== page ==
“Catching the Wind” Pentecost Sunday Acts 2:1-21 5.20.2018
Holy Spirit. The Greek is hagios (holy) and pneuma (a breath, or a gentle wind). So a better translation of Holy Spirit might be Holy Breath or Holy Wind. Let’s try it: In the name of the Father, and of the Son and of the Holy Wind. It only sounds weird because we are used to Holy Spirit instead of Holy Wind.
Think about it. Holy Wind is much closer to the reality of God’s third person.
A wind moves things.
- Think of leaves blowing around on a blustery autumn day or snow blowing in a blizzard.
- Think of the loud flapping sound of a flag on a flag pole on an unrelentingly windy day when you think the wind might actually rip the flag right off the pole.
- Think of the wind filling the sails of a sailboat moving it swiftly through the water.
- Think of hurricanes & tornadoes.
- Or think of standing by the seashore or on top of a mountain on a sunny day with the wind blowing so hard in your face that it makes you squint.
Think of how alive you feel in those moments.
Wind is about movement.
I must admit that I have sort of a love/hate relation with mighty winds. Growing up in the mid-west I was always cautious of darkening skis in the west with the wind getting stronger & more powerful.
I enjoyed feeling that wind blowing all over me, but I was also mindful of the destructive power of the wind. I lived through many tornadoes in and around St. Louis, MO. My parents told me that I actually slept through a tornado or two. Throughout history humankind has thought of ways to utilize such power.
Today, wind power is considered one of the most promising forms of renewable energy, but it can be notoriously difficult to catch. One of the problems is that the best winds don’t tend to move at ground level. Instead, they do their blowing six miles up in the air, at the height of the jet stream. At that level, the winds are stronger and blow more consistently, carrying up to a hundred times more energy.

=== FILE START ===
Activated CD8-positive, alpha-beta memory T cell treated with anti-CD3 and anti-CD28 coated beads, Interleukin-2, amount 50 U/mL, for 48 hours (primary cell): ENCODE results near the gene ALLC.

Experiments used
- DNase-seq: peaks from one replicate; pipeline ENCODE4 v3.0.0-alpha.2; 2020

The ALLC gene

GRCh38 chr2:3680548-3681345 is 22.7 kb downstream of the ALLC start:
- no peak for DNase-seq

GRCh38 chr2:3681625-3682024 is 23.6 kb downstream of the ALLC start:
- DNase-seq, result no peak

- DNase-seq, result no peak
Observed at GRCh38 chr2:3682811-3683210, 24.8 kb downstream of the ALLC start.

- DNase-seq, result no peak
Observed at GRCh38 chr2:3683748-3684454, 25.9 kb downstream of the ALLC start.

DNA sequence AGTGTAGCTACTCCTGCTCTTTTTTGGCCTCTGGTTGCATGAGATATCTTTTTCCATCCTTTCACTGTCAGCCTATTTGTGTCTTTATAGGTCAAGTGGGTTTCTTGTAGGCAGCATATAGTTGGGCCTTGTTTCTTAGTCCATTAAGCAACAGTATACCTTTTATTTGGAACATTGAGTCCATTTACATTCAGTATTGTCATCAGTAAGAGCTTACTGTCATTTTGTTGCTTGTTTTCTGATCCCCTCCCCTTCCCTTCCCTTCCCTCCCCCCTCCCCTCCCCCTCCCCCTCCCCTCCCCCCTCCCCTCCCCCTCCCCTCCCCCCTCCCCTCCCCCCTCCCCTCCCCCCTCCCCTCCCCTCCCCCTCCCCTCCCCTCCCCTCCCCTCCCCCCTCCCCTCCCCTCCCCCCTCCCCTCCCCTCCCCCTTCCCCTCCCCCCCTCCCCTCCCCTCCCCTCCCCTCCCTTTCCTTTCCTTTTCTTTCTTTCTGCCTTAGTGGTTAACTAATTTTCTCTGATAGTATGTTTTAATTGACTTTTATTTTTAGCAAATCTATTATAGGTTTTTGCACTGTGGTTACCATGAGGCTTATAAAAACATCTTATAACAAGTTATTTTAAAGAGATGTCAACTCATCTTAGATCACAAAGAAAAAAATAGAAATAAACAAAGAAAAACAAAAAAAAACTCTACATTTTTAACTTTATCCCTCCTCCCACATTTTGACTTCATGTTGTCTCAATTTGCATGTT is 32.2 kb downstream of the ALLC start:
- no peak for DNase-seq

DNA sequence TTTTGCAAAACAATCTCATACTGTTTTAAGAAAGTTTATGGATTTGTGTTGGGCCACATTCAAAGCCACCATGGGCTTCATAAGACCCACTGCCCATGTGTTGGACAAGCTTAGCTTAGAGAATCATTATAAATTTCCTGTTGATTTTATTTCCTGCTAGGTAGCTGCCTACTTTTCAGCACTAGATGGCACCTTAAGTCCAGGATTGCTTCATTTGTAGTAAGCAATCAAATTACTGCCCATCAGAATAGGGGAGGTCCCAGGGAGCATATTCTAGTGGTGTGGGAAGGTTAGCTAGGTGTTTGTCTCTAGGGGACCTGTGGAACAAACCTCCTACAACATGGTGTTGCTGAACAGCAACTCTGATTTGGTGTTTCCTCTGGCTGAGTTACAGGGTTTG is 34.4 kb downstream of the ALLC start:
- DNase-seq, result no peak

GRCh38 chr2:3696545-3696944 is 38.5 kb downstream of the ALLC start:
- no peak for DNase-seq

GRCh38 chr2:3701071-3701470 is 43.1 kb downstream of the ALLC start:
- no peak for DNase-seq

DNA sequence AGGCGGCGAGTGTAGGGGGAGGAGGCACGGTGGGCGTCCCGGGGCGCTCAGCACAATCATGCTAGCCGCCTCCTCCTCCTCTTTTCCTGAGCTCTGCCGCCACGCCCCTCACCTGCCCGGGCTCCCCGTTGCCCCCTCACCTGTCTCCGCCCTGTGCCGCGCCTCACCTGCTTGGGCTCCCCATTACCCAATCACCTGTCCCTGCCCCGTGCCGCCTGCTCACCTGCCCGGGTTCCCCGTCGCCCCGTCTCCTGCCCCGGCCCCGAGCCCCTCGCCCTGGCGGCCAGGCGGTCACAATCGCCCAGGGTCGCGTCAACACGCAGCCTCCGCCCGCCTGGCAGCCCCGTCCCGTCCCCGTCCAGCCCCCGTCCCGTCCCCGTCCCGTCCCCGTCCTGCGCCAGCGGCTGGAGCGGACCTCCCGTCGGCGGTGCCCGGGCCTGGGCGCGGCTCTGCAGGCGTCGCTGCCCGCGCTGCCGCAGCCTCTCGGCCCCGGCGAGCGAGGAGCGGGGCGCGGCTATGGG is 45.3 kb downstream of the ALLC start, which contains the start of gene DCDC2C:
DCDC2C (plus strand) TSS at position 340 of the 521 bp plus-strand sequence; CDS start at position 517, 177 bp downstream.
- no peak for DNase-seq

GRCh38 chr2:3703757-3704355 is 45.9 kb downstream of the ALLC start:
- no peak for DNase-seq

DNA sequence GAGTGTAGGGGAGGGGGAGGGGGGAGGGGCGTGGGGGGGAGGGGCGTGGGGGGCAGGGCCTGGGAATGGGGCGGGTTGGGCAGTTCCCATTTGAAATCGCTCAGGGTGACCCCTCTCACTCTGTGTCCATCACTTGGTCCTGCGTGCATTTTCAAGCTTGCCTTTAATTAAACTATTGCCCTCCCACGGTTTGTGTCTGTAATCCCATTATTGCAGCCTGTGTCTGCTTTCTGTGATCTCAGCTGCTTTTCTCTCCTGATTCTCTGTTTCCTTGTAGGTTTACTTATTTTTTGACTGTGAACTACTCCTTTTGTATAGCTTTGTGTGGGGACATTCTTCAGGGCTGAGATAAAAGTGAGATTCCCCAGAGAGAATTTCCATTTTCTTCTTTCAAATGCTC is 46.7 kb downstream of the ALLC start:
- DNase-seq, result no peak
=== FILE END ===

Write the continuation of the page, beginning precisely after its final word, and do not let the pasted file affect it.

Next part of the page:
But how can humans harness this power? Conventional turbines on towers won’t get us close enough. There is a company that has developed a flying generator, one that looks like a cross between a kite and a helicopter.
Picture an H-shaped frame with rotors at the ends of the four points, tethered to the ground by a long cable. The rotors provide lift, like the surface of a kite, and as they lift the frame they also turn motors or turbines that generate electricity. This electricity is then transmitted to the ground through aluminum cables.
But what happens if the wind stops blowing? Here’s the cool part: The motors can be used in reverse as electric motors. If the wind slows down, the motors turn the rotors to keep the generator in the air.
All of this points to the simple fact that it seems that if you want to catch the wind, you have to put yourself where the wind is blowing.
Call it the Pentecost model, because the same principle applies to the Christian church. If the Christian community is going to tap the limitless energy of Holy Spirit wind power, then it’s going to have to position itself correctly.
Fortunately, the book of Acts I believe provides us with a blueprint for building a church that can catch this wind; this Holy Wind. It suggests that there are four points to put in place, kind of like the four points of a flying generator: Community, Communication, Courage, & Clarity. With these four points in the right place, we can feel “the rush of a violent wind” (Acts 2:2), and capture the energy of the Holy Wind.The Community Point.